Iran could be a success story like post-Ataturk Turkey, Korea, and Japan after 1945, or it could turn out to be like Germany after 1918. Iran is one of the countries where there is a great debt owed by the west, where we have failed in the past to promote the cause of Iranian democracy. Western democrats failed to advocate the cause of democracy effectively under Mossadegh, even as we helped Persians resist Stalin. More recently, western democracies failed to understand the implausibility of the Shah’s regime, failed to find a point of leverage to back the democratic elements in 1979 and allowed the secular Bani-Sadr and Bazarghan coalitions to dissolve into exile and political weakness. Above all, we failed to recognize the huge impact and trauma of the Iran-Iraq war and the, at minimum, negligence of the global community in that period. This in no way exonerates the extremism of the current regime. Nor does it in any way understate the dangers represented by such an extremist rogue regime. However, it does speak to the tactics required to empower courageous and visionary Iranian democrats and lead to the successful democratization of Iran.
The political challenge for proponents of rule of law in the global community is one which requires an effort to find an Archimedean point to back democratic forces in Iran. In Somalia, an enforced rule-of-law could contribute to a progressive outcome and dictates the pro-democratic strategy. In Sri Lanka, an enforced peace and a negotiation between groups who are disarmed may produce a Northern Ireland type of best possible outcome and this dictates the pro-democratic strategy. Iran presents a different challenge.
So, how does Canadian foreign policy play a role in influencing the direction of a democratic Iran? Our role is to back the progressive social forces in Iran, the globally-oriented progressive democrats without discrediting them by having our backing. Our hope is to help them invent a vibrantly democratic Iran, governed by rule-of-law, becoming at minimum a Malaysia or South Korea in the global economy as it organizes its intellectual capital and takes a constructive role in the new global geopolitics. Here are seven potential contributions that Canadian foreign policy could make:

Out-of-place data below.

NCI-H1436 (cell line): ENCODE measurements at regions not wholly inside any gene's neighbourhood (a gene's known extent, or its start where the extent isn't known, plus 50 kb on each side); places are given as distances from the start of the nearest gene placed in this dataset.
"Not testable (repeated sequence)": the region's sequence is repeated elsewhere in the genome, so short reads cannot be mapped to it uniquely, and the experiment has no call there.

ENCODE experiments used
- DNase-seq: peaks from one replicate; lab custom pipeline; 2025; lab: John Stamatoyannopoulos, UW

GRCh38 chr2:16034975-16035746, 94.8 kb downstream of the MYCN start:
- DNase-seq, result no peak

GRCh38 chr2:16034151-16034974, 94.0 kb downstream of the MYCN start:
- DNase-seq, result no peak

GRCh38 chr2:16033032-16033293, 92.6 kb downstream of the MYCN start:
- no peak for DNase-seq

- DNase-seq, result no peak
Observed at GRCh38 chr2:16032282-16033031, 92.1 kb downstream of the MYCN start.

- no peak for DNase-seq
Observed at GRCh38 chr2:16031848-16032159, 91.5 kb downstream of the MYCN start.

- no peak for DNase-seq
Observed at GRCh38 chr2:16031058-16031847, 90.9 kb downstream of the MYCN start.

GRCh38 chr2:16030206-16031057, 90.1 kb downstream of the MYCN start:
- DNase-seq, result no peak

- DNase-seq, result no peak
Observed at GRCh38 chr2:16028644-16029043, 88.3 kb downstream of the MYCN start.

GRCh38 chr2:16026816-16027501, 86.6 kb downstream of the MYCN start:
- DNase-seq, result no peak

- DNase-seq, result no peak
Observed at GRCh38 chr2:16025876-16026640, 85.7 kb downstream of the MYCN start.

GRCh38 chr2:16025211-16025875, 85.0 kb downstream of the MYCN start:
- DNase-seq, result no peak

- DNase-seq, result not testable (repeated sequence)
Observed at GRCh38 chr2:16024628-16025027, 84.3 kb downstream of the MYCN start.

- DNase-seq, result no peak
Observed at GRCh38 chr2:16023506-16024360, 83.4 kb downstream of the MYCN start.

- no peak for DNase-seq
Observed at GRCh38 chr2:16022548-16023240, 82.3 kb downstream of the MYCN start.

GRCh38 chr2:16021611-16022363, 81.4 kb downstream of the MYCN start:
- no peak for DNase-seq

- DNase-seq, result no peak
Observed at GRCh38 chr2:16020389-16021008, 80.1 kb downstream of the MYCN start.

(b) To strengthen the hand of Persian reformers, western democracies have to admit they were wrong in failing to back previous democratic movements: Apologies are an invitation to an endless and counterproductive reopening of history. (“We ask the French to apologize for the Norman invasion” is the ultimate in the inappropriate use of history). Apologies must not be allowed to become a blank cheque for political extortionists or apologists for neofascism. Nevertheless, the treatment of Iran in the global community between 1953 and 1979 and, in different ways, between 1979 and 2005 reveals a failure western democrats should acknowledge. We collectively acknowledged how Cold War geopolitical strategies contributed to the toleration of the apartheid regime in South Africa in the process of rehabilitating the “communist” and “terrorist” Mandela. How else do we communicate to the 25-year olds in the Persian street that we “get it”?